Interventions to reduce maternal and newborn morbidity and mortality are available,1–6 however, implementation gaps create a mismatch between the efficacy and effectiveness of interventions at a population level.7–9 Despite substantial progress in some regions during the era of the Millennium Development Goals,10 maternal and neonatal mortality remain unacceptably high, especially in low-income and middle-income countries.11–13 The era of Universal Health Coverage highlights the need for a focus on quality of care and reducing inequalities alongside increasing access to care.14–19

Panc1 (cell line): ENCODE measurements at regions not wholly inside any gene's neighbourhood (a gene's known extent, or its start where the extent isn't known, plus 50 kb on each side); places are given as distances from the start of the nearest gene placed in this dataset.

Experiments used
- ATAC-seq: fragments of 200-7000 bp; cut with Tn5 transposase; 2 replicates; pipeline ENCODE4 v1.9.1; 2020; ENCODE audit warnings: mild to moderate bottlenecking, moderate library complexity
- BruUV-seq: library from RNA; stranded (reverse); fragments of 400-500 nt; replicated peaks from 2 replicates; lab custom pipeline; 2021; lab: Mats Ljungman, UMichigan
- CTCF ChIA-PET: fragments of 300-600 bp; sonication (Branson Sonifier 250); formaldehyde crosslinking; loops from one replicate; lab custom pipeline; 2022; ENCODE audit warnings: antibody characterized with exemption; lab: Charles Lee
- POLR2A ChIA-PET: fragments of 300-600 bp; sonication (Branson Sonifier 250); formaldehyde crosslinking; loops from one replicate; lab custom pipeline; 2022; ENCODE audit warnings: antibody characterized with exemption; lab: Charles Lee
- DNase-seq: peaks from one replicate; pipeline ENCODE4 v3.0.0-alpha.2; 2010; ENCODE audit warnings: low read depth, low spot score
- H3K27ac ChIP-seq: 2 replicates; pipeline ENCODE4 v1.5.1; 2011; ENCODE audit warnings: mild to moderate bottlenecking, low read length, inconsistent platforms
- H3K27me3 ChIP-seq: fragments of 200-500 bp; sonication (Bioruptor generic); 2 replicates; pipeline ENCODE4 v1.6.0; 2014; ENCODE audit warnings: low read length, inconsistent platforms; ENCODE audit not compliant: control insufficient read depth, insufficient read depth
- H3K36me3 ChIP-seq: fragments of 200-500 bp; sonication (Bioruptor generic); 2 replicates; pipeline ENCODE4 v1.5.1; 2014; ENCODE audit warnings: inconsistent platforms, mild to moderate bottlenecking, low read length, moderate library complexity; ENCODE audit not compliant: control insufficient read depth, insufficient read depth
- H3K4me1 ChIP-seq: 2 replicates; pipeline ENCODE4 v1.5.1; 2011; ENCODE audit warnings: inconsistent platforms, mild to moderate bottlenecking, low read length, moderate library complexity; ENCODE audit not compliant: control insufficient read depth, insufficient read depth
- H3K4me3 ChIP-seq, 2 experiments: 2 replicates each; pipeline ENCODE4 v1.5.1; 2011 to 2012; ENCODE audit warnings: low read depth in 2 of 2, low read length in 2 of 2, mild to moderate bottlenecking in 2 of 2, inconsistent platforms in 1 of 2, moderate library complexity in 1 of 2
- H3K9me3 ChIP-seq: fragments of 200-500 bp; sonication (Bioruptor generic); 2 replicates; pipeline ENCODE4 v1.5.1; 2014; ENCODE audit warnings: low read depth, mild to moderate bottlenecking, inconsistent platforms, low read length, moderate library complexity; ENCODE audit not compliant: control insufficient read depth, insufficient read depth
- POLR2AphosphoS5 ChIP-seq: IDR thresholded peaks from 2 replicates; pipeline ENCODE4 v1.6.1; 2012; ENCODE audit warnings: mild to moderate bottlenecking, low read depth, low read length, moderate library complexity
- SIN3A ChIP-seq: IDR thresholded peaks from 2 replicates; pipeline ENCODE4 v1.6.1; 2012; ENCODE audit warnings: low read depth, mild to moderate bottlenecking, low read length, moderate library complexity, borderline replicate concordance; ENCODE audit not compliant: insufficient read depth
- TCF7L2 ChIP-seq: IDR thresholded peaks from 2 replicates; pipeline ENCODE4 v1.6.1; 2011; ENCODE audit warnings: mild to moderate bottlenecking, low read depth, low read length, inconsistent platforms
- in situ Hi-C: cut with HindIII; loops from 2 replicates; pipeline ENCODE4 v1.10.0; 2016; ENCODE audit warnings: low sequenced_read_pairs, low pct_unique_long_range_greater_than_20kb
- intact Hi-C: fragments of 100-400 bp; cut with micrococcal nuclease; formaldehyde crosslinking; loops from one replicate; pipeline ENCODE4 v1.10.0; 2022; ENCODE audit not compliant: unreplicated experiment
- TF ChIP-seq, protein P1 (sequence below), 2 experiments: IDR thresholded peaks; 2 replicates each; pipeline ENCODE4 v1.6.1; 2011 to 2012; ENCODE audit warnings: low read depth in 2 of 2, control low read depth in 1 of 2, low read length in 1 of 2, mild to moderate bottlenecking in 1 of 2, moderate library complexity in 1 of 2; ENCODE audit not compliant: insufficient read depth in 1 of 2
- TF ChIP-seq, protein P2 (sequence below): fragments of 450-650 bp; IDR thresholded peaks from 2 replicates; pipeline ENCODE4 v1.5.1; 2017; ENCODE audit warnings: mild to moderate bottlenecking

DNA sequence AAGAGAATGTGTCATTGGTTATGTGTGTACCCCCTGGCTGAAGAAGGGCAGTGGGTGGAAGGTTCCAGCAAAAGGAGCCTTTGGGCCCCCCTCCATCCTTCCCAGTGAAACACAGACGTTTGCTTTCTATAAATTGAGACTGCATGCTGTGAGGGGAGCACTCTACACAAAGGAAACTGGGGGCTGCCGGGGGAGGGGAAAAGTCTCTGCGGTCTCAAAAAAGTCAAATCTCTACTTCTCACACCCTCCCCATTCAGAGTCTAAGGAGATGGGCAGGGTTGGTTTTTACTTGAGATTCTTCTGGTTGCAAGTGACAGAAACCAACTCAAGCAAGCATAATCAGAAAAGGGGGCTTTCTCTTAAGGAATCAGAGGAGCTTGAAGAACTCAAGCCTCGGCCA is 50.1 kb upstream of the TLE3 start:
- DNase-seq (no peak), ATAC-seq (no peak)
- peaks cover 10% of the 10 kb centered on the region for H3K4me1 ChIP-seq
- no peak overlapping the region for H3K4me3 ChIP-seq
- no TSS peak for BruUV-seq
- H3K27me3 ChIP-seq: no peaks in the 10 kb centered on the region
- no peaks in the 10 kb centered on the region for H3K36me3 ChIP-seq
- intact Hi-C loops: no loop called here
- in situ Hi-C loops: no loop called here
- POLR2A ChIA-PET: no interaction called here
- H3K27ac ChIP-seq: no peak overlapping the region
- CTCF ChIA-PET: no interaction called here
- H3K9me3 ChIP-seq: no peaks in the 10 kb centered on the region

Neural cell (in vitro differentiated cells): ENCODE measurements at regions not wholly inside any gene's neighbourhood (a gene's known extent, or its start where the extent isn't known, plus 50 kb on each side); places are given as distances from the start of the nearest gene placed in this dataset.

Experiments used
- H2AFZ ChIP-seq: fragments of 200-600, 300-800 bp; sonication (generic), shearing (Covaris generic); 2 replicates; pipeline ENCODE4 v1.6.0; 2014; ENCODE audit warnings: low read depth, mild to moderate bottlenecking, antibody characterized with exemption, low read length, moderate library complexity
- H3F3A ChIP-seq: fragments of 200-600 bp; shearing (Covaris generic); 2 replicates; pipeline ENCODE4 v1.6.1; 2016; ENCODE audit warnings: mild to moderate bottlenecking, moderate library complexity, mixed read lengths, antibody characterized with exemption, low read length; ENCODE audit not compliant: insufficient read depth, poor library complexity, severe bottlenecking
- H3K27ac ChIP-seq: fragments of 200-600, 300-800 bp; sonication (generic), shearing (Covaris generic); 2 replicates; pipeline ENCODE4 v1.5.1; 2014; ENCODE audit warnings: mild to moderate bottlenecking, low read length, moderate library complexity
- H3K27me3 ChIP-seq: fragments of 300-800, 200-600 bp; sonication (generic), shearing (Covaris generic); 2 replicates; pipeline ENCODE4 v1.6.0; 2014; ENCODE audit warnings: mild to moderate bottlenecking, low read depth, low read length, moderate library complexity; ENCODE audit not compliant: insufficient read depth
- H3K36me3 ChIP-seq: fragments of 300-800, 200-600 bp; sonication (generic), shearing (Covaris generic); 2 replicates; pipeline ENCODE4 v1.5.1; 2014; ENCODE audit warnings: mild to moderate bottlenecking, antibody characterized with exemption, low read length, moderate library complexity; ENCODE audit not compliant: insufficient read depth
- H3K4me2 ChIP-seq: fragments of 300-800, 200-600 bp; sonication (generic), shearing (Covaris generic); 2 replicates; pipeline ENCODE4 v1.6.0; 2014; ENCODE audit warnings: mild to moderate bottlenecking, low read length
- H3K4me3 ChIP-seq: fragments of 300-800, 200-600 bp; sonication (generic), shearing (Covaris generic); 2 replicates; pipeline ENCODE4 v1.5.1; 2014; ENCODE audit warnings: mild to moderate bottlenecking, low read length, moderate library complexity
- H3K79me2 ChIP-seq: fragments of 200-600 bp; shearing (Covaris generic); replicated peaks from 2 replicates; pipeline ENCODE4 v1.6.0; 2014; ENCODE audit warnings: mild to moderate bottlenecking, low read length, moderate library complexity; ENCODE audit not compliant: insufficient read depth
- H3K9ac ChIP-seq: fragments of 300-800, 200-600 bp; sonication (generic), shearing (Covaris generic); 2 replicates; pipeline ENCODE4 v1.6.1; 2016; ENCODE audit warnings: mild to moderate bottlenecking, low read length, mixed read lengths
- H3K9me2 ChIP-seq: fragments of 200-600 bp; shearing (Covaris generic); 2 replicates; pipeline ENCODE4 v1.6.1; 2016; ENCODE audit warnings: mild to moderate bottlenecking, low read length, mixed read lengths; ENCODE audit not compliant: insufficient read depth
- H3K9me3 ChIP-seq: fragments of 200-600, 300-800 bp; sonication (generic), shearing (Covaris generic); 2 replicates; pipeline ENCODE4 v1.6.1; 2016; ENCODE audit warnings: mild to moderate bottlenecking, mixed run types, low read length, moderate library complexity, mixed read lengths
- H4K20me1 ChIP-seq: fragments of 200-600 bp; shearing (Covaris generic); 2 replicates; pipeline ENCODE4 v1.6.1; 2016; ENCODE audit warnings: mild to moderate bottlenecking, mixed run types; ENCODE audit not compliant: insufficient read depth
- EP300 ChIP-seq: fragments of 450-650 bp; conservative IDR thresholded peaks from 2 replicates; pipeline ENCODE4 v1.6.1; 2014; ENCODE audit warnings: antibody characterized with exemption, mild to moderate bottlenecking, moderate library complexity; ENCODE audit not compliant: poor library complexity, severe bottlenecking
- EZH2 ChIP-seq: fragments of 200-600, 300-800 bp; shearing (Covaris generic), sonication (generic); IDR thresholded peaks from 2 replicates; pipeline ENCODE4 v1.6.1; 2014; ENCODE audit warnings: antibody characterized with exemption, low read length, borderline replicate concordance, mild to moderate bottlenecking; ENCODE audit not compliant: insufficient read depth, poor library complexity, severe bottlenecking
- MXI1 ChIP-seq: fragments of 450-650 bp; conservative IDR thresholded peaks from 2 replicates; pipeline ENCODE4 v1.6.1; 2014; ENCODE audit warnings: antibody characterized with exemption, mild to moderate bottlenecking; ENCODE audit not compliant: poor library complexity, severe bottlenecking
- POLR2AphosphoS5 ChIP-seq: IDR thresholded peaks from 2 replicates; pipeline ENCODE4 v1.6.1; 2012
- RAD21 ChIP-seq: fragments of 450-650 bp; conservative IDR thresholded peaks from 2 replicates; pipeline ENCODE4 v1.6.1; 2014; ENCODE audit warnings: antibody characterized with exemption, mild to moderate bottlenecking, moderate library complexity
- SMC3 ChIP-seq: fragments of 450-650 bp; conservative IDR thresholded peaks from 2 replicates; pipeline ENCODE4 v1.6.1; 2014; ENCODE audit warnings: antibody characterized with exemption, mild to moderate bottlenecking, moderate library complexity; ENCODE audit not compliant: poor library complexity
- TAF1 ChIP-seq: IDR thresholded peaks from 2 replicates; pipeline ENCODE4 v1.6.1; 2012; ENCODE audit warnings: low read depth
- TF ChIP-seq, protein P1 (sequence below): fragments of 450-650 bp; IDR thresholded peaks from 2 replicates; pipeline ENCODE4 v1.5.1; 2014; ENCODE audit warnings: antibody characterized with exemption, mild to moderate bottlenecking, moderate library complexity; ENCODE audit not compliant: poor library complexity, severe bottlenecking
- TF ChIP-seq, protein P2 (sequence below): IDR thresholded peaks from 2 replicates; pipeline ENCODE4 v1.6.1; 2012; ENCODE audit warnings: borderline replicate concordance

Challenges remain in how to equitably scale and package efficacious interventions and integrate them within existing health systems.20 Examining maternal, newborn and child health coverage data from 36 sub-Saharan African countries, Wehrmeister and colleagues concluded that countries had narrowed equity gaps since 1995, although wealth-related inequalities remain highest in West Africa.21 In their study of 83 low-income and middle-income countries, Barros and colleagues emphasised the need for implementation of pro-poor strategies if the most vulnerable are to benefit from available healthcare.22 Part of the solution to these challenges may be robust governance and government-led initiatives that focus on universal and equitable access.23 24